Shocking truth: Top tech execs don't trust the government to help in the event of a cyberattack

Key Points
  • In a CNBC survey of top technology execs, a majority of those who responded said they doubted the U.S. government would be able to help them in the event of a cyberattack.
  • "Greater diplomacy" between the public and private sectors is necessary to help address the threat, said one CTO.
VIDEO1:4501:45
Tech executives say cyber attacks biggest risk to their companies

Technology executives don't expect the government to help them if they're hit by a cyberattack, according to a survey of 42 members of the CNBC Technology Executive Council. The study was conducted from May 31 to June 8, 2019.

Forty-five percent of the respondents said "defending against cyberattacks" was their single biggest risk in the next 12 months, making it their No. 1 worry.

They also see it as a worry they'll have to face alone: 72% of those surveyed said they were "not at all confident" that the federal government was poised to help them protect their customers' data, and 62% of respondents said they were not confident the U.S. government can help protect them against cyberattacks.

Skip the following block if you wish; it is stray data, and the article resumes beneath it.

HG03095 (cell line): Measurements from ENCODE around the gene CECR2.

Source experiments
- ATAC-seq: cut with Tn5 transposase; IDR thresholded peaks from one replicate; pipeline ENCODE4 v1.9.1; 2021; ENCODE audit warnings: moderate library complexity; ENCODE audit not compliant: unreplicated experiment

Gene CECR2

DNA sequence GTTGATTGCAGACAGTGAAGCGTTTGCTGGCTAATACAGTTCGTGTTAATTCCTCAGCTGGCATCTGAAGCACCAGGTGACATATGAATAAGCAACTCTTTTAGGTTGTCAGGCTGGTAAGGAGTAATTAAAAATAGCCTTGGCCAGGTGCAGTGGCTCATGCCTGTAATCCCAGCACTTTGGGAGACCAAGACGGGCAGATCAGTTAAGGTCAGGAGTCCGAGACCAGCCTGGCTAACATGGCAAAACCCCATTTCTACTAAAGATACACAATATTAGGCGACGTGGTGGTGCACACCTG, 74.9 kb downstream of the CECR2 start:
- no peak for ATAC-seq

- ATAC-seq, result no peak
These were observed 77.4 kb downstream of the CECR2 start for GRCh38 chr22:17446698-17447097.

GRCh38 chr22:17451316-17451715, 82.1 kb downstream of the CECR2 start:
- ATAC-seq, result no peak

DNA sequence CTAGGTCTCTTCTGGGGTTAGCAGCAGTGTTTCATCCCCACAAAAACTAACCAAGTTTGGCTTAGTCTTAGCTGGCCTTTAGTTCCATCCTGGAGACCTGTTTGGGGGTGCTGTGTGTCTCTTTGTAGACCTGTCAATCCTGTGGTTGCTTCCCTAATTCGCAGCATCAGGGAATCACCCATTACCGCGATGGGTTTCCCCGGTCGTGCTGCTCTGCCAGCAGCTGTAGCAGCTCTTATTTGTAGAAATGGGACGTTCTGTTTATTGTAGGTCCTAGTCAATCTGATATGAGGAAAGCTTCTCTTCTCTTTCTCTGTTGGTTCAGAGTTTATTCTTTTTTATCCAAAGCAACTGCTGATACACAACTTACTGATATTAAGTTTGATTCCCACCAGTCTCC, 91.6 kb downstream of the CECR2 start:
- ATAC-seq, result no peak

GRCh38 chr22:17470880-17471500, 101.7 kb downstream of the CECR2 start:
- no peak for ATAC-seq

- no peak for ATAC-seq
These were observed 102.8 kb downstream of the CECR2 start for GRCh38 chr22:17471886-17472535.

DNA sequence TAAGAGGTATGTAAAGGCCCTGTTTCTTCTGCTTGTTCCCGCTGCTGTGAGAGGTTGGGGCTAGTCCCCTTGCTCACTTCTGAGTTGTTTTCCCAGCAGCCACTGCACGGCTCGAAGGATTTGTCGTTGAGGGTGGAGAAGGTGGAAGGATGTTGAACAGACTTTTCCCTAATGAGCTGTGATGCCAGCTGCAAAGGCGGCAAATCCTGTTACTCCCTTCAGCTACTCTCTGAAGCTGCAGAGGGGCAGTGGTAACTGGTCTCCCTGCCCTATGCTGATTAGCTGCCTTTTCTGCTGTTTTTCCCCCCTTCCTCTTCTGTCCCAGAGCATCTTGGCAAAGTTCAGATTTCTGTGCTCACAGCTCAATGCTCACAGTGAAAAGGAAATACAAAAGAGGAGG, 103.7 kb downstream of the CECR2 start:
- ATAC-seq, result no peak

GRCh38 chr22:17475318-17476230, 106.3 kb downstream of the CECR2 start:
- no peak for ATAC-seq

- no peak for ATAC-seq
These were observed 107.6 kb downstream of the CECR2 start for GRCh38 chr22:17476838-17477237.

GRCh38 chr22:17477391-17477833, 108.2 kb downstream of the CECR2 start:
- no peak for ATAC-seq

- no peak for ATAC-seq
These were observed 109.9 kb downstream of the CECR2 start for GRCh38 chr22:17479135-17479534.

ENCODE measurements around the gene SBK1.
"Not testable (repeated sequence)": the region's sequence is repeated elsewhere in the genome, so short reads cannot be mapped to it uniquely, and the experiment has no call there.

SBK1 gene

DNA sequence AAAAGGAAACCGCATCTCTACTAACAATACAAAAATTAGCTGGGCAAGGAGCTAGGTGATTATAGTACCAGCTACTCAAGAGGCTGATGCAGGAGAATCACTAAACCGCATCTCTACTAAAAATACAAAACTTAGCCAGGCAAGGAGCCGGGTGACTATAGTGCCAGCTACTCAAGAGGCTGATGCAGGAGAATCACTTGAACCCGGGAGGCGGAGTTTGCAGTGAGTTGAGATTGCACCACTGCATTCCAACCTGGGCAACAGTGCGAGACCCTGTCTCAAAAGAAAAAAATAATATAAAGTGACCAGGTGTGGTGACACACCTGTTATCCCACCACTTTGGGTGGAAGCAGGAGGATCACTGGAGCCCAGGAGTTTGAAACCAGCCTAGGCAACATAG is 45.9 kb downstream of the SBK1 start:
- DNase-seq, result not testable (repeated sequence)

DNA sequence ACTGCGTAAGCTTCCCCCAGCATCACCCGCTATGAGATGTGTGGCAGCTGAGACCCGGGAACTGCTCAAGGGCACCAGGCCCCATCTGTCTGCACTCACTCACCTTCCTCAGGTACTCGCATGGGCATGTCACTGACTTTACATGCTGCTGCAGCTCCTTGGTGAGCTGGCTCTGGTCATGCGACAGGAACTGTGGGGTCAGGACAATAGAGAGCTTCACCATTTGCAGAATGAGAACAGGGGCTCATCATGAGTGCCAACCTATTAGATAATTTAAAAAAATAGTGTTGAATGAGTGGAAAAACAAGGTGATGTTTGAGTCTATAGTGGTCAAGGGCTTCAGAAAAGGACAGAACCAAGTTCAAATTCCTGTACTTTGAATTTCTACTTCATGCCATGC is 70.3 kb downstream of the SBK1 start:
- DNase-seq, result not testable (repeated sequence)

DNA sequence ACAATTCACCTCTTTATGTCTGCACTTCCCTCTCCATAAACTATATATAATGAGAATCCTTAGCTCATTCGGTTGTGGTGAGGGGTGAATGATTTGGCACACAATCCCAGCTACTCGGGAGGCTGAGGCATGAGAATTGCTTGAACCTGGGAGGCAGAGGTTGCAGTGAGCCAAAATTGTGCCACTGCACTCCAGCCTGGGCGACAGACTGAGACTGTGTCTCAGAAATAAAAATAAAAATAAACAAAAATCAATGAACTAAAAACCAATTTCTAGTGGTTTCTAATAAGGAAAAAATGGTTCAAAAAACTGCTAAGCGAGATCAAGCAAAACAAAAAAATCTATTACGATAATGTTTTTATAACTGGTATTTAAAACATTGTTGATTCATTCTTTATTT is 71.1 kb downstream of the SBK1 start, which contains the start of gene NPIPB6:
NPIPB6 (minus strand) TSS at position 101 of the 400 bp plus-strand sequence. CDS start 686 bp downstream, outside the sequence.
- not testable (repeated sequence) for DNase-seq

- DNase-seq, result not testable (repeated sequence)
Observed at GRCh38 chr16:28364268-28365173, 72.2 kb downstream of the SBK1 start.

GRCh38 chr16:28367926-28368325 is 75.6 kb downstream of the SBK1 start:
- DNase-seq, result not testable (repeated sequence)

"It's become widely accepted policy and practice that the private sector is on their own when it comes to defending against cyberattacks," said Stephen Boyer, chief technology officer at BitSight, a cybersecurity ratings firm.

Boyer said he was surprised that even 38% of those surveyed were "somewhat confident" in whether the government could help protect them against cyberattacks. "Given the government's current relationship with the private sector, they really shouldn't be," he said.

"Over the last few years, private companies have realized that they are mainly responsible for combating cyberattacks on their own and that government agencies do not provide reliable protections. That realization means the private sector is spending more time and effort protecting themselves and looking at how to make more informed risk decisions within their own organization instead of seeking help from government agencies," said Boyer.

Boyer suggested more diplomacy and communication are needed in order to fix the disconnect on cybersecurity between the public and private sectors.

"If the goal is to build a more secure global ecosystem, that cannot just be a technology fix. It needs to be a global diplomacy commitment to try and create a more trusted ecosystem," he said. "Just as stockpiling weapons doesn't address all security concerns when it comes to nuclear warfare, we cannot just treat this as just a technology issue either. Diplomacy is key, and we have to be engaged globally on all fronts."

VIDEO4:4304:43
CNBC Tech Executive Council: 69 percent support nationwide data privacy regulation
Next Article
Key Points
  • "Smart dust" sensors, brain-computer interfaces, robotic exoskeletons and 4-D printing are among some of the boldest ideas undergoing tech-sector investment and experimentation.
  • CNBC's first-ever Technology Executive Council survey finds that tech executives across a wide range of sectors believe a few bold tech ideas do have a good chance of becoming commercially viable in the next decade.